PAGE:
The recipes and diagnostics in the ESMValTool repository are compatible with the latest released version of the ESMValCore. Using the development version of the ESMValCore package is only recommended if you are planning to develop new features for the ESMValCore, e.g. you want to implement a new preprocessor function.

First follow all steps above. Next, go to the place where you would like to keep the source code and clone the ESMValCore github repository:

git clone https://github.com/ESMValGroup/ESMValCore

or

git clone git@github.com:ESMValGroup/ESMValCore

The command above will create a folder called ESMValCore containing the source code of the tool in the current working directory.

Go into the folder you just downloaded

cd ESMValCore

and then install ESMValCore in development mode

pip install --editable '.[develop]'

To check that the installation was successful, run

python -c 'import esmvalcore; print(esmvalcore.__path__[0])'

this should show the directory of the source code that you just downloaded.

If the command above shows a directory inside your conda environment instead, e.g. ~/mamba/envs/esmvaltool/lib/python3.8/site-packages/esmvalcore, you may need to manually remove that directory and run `pip install -e '.[develop]' again.

Pre-installed versions on HPC clusters

The ESMValTool is also available on the HPC clusters CEDA-JASMIN and DKRZ-MISTRAL and there will be no need to install it yourself if you are just running diagnostics:

  • CEDA-JASMIN: esmvaltool is available on the scientific compute nodes (sciX.jasmin.ac.uk where X = 1, 2, 3, 4, 5) after login and module loading via module load esmvaltool; see the helper page at CEDA ;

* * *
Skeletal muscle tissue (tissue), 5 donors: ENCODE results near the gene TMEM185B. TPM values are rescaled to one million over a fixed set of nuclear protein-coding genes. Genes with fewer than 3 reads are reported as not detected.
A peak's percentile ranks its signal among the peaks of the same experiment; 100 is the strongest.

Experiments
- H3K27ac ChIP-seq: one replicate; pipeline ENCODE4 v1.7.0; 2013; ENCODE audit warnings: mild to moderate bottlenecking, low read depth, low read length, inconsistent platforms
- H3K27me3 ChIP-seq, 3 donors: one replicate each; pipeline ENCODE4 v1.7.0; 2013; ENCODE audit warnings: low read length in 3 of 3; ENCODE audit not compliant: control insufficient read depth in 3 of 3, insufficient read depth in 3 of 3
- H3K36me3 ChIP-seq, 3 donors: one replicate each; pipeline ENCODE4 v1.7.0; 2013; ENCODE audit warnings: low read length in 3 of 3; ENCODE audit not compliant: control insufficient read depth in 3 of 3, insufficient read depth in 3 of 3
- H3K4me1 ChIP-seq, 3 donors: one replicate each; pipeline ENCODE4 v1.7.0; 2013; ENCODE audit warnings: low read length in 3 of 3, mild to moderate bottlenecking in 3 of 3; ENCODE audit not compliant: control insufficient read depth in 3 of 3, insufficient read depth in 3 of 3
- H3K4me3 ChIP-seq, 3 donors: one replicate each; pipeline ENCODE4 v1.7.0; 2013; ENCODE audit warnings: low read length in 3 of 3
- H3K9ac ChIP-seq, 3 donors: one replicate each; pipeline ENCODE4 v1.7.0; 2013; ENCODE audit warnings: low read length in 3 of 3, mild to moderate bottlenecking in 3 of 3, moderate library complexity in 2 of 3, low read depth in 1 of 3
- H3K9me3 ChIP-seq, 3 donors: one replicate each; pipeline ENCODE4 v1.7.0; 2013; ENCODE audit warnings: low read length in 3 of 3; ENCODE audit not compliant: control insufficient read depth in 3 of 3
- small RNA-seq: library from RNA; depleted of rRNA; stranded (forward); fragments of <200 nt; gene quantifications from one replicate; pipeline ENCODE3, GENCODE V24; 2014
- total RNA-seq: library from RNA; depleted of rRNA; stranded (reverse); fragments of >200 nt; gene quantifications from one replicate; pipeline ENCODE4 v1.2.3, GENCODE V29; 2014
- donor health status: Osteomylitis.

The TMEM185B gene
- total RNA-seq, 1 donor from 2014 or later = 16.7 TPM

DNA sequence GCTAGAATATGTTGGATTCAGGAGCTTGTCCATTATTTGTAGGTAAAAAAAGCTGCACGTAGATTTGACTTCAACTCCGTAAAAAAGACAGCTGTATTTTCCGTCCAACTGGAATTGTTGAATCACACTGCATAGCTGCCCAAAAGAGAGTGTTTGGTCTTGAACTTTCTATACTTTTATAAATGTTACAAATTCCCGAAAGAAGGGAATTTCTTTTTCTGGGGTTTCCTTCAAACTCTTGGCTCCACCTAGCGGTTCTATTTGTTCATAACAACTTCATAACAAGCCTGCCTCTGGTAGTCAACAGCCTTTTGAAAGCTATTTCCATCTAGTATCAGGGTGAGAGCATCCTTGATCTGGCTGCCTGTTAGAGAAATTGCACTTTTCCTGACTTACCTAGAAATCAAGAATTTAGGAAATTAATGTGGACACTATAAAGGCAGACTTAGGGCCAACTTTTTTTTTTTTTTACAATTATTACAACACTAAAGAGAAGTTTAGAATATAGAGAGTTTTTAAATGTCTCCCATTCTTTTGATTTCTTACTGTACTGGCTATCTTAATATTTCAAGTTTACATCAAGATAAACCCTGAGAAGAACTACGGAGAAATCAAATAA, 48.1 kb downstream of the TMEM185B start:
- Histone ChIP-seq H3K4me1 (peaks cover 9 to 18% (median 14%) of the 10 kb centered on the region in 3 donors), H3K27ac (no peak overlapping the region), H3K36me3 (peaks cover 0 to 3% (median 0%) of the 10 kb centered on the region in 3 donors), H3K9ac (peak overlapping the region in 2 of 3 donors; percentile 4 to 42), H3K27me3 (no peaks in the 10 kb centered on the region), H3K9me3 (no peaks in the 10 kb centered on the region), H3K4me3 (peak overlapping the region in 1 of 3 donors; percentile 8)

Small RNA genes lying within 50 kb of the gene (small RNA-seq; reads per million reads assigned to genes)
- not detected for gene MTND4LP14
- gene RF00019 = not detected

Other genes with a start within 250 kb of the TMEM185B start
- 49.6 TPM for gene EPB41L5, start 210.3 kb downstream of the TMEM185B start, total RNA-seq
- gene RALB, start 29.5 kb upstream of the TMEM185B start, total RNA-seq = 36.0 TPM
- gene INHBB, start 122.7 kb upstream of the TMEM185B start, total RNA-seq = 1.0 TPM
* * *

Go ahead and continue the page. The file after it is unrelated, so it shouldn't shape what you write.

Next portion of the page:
• DKRZ-Mistral: esmvaltool is available on login nodes (mistral.dkrz.de) and pre- and post-processing nodes (mistralpp.dkrz.de) after login and module loading via module load esmvaltool; the command module help esmvaltool provides some information about the module.

Installation from the conda lock file

A fast conda environment creation is possible using the provided conda lock file. This is a secure alternative to the installation from source, whenever the conda environment can not be created for some reason. A conda lock file is an explicit environment file that contains pointers to dependency packages as they are hosted on the Anaconda cloud; these have frozen version numbers, build hashes, and channel names, parameters established at the time of the conda lock file creation, so may be obsolete after a while, but they allow for a robust environment creation while they’re still up-to-date. We regenerate these lock files every 10 days through automatic Pull Requests (or more frequently, since the automatic generator runs on merges on the main branch too), so to minimize the risk of dependencies becoming obsolete. Conda environment creation from a lock file is done just like with any other environment file:

conda create --name esmvaltool --file conda-linux-64.lock

The latest, most up-to-date file can always be downloaded directly from the source code repository, a direct download link can be found here.

Note

pip and conda are NOT installed, so you will have to install them in the new environment: use conda-forge as channel): conda install -c conda-forge pip at the very minimum so we can install esmvalcore afterwards.

Note

For instructions on how to manually create the lock file, see these instructions.

Common installation problems and their solutions

Mamba fails to solve the environment

If you see the text Solving environment: with the characters -\|/ rotating behind it for more than 10 minutes, mamba may be having problems finding a working combination of versions of the packages that the ESMValTool depends on. Because the ESMValTool is a community tool, there is no strict selection of which tools can be used and installing the ESMValTool requires installing almost any package that is available for processing climate data. To help mamba solve the environment, you can try the following.